How To Handle Different Communication Styles + Reduce Drama

- By

Passive-Aggressive Communication

Serious dark skinned male and female colleagues having discussion during working process disappointed with planning, angry african american woman quarrel with hipster guy checking documents at desktop

Source: GaudiLab / Getty

Passive-aggressive communicators are some of the most frustrating people to deal with, because it takes some time to identify their actions. On the surface, they’ll appear docile, agreeable and even passive. They might use friendly and peaceful language, but then their actions won’t match up to their words. This communication style is characterized by:

  • Sarcasm
  • Limited consideration of others’ feelings
  • Spreading rumors
  • Attempting to sabotage others
  • Condescending language
  • Backhanded compliments

Passive-aggressive communicators are tough to deal with because they do not directly do or say something harmful, so they don’t create an opportunity for you to have a real conversation.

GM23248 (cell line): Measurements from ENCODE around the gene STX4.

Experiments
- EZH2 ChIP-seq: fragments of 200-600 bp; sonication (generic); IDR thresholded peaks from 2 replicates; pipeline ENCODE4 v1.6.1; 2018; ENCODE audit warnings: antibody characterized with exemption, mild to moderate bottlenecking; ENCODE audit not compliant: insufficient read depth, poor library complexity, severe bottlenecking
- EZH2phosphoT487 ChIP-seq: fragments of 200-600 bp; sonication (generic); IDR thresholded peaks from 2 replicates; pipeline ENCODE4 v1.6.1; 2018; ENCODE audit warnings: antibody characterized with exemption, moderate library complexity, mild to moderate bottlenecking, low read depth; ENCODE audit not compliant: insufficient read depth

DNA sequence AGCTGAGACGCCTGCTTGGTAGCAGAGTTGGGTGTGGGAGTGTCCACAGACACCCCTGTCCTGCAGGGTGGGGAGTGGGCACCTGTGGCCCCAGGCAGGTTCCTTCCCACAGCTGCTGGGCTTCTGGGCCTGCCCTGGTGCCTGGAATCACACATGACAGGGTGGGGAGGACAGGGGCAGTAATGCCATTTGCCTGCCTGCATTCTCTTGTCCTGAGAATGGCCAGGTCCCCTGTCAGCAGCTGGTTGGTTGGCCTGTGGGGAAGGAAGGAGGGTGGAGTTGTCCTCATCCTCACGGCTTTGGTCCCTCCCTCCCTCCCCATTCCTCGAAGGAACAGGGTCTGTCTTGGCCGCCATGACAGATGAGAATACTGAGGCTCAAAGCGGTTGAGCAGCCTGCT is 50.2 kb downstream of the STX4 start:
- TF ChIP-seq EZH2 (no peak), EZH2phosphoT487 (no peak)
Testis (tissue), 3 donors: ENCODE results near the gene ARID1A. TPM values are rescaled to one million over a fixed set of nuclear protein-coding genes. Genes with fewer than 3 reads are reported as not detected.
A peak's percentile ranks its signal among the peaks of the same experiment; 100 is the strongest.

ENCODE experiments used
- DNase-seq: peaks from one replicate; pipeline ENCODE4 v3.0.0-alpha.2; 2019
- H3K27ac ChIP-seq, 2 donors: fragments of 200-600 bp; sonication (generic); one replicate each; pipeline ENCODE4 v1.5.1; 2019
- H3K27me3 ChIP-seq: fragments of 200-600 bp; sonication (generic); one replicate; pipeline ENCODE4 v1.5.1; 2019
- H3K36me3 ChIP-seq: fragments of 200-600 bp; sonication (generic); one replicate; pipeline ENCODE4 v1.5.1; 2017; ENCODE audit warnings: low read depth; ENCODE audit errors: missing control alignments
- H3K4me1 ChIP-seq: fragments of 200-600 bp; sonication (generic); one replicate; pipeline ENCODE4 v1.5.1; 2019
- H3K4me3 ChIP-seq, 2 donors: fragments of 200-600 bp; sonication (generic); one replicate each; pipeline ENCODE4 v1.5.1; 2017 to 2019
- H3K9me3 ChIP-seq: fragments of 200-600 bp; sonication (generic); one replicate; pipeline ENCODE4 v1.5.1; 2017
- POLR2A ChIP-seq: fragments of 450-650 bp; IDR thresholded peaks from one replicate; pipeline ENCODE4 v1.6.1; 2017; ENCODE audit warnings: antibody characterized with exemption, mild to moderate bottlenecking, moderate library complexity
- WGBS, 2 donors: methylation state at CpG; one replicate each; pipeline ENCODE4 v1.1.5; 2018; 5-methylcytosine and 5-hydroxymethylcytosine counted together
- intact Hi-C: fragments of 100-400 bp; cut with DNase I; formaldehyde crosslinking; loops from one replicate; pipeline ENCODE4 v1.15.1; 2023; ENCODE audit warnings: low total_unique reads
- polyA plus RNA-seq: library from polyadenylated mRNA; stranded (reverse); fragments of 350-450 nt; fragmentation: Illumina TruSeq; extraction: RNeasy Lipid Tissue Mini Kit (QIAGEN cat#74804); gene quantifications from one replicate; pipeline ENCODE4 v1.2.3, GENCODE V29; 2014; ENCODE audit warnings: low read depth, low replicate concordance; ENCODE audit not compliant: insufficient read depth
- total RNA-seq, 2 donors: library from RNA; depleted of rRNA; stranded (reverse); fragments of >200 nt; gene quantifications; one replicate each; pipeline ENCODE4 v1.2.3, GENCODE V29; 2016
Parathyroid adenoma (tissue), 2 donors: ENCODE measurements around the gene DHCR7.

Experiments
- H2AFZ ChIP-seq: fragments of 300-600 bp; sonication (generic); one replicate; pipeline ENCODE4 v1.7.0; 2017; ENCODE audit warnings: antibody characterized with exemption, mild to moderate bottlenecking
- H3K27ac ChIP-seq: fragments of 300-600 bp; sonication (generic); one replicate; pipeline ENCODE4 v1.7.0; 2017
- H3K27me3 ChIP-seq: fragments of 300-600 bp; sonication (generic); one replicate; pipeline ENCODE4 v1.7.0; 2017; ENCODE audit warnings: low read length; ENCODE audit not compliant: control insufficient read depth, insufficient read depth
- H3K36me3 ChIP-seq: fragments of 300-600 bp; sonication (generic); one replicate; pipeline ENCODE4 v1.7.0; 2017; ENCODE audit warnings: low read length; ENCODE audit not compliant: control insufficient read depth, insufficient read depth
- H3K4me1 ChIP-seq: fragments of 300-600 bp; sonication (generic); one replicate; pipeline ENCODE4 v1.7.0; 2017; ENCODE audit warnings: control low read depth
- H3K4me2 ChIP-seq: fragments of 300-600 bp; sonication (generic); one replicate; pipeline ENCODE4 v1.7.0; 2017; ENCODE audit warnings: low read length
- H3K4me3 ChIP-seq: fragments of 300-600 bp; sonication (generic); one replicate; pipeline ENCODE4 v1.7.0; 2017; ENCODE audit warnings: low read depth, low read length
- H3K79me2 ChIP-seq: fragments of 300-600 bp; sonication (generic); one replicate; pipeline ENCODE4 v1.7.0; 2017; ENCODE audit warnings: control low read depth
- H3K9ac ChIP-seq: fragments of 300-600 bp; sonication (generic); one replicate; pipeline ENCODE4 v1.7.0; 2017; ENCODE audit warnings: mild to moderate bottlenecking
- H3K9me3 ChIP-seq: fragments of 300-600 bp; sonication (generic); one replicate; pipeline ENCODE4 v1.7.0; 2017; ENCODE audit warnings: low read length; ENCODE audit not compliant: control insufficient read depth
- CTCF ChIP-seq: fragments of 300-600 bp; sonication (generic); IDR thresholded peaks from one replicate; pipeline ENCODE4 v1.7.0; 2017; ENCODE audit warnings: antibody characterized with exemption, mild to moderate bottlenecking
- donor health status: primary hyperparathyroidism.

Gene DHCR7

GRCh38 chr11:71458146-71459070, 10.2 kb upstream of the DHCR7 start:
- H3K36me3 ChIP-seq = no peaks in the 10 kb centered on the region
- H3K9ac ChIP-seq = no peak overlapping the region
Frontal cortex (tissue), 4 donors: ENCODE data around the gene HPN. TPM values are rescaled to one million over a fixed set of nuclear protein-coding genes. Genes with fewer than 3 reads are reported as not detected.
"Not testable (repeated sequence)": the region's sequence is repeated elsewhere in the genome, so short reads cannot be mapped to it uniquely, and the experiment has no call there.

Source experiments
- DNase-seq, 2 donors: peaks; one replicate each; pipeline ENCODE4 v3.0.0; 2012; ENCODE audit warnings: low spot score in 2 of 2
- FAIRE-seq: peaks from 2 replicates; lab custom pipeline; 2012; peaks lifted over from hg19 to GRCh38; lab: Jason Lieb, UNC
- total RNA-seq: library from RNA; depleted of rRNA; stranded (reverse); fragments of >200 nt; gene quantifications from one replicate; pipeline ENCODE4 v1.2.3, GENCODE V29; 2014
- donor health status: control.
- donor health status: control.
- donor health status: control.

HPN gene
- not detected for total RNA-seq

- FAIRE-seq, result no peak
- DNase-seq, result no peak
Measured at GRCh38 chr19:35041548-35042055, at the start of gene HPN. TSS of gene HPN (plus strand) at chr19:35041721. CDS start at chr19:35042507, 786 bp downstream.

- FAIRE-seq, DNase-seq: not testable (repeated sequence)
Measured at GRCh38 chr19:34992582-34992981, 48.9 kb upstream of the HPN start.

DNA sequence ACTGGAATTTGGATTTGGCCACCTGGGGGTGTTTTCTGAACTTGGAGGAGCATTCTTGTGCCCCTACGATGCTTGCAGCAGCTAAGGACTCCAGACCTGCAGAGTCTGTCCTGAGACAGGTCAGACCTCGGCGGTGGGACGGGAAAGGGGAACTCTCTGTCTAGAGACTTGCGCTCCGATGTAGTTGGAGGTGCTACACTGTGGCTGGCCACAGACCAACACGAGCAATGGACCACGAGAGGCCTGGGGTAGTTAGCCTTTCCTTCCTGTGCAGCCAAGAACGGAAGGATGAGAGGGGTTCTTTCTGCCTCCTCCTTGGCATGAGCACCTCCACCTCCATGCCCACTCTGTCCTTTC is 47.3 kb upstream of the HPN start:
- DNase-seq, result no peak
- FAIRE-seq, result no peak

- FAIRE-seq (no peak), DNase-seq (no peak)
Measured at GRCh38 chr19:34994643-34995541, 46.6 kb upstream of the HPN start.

How to deal with a passive-aggressive communicator

You can call the situation out head-on, but you can use softening language so as to not escalate things. Here’s an example: “I’m confused because, you said that you enjoy working with me, but then you left me out of that group project” or “This doesn’t really add up: you agreed to help me with this, but then you were very late and on your phone most of the time.”

Passive-aggressive communicators take advantage of vagueness or lack of boundaries, so it’s best to communicate with them directly. If their words and actions don’t add up, tell them you see that, and ask them to explain why that is. The last thing passive-aggressive communicators want is to be confronted. So if they learn that you will confront their behavior, they might cut back on it to avoid an uncomfortable conversation.

Do also try to have empathy for passive-aggressive communicators. Research published in the National Library of Health shows that passive-aggressive personality disorder is often the result of dysfunctional or traumatic childhood environments and experiences.

Comment Disclaimer: Comments that contain profane or derogatory language, video links or exceed 200 words will require approval by a moderator before appearing in the comment section. XOXO-MN